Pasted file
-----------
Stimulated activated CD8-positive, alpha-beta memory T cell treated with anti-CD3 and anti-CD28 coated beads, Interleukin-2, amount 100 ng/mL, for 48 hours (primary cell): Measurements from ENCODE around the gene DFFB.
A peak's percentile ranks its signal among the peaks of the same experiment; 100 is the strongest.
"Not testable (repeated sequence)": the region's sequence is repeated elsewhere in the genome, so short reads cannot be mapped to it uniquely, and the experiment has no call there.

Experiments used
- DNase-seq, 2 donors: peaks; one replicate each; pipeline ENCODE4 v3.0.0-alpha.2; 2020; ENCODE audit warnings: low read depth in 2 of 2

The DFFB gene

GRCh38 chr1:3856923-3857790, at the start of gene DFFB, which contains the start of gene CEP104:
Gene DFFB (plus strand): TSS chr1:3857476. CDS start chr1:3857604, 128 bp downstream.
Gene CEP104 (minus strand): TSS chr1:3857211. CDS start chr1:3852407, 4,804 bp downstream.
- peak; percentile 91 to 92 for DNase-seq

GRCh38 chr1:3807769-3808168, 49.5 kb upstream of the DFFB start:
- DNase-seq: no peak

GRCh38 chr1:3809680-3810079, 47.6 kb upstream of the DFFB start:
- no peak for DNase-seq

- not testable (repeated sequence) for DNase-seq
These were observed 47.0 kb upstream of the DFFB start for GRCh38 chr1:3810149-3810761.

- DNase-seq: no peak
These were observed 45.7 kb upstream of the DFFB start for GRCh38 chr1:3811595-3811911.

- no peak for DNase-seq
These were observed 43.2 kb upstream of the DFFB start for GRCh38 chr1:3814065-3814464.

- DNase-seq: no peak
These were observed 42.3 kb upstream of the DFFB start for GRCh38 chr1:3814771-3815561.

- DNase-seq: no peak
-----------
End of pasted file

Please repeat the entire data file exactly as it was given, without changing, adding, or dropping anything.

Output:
Stimulated activated CD8-positive, alpha-beta memory T cell treated with anti-CD3 and anti-CD28 coated beads, Interleukin-2, amount 100 ng/mL, for 48 hours (primary cell): Measurements from ENCODE around the gene DFFB.
A peak's percentile ranks its signal among the peaks of the same experiment; 100 is the strongest.
"Not testable (repeated sequence)": the region's sequence is repeated elsewhere in the genome, so short reads cannot be mapped to it uniquely, and the experiment has no call there.

Experiments used
- DNase-seq, 2 donors: peaks; one replicate each; pipeline ENCODE4 v3.0.0-alpha.2; 2020; ENCODE audit warnings: low read depth in 2 of 2

The DFFB gene

GRCh38 chr1:3856923-3857790, at the start of gene DFFB, which contains the start of gene CEP104:
Gene DFFB (plus strand): TSS chr1:3857476. CDS start chr1:3857604, 128 bp downstream.
Gene CEP104 (minus strand): TSS chr1:3857211. CDS start chr1:3852407, 4,804 bp downstream.
- peak; percentile 91 to 92 for DNase-seq

GRCh38 chr1:3807769-3808168, 49.5 kb upstream of the DFFB start:
- DNase-seq: no peak

GRCh38 chr1:3809680-3810079, 47.6 kb upstream of the DFFB start:
- no peak for DNase-seq

- not testable (repeated sequence) for DNase-seq
These were observed 47.0 kb upstream of the DFFB start for GRCh38 chr1:3810149-3810761.

- DNase-seq: no peak
These were observed 45.7 kb upstream of the DFFB start for GRCh38 chr1:3811595-3811911.

- no peak for DNase-seq
These were observed 43.2 kb upstream of the DFFB start for GRCh38 chr1:3814065-3814464.

- DNase-seq: no peak
These were observed 42.3 kb upstream of the DFFB start for GRCh38 chr1:3814771-3815561.

- DNase-seq: no peak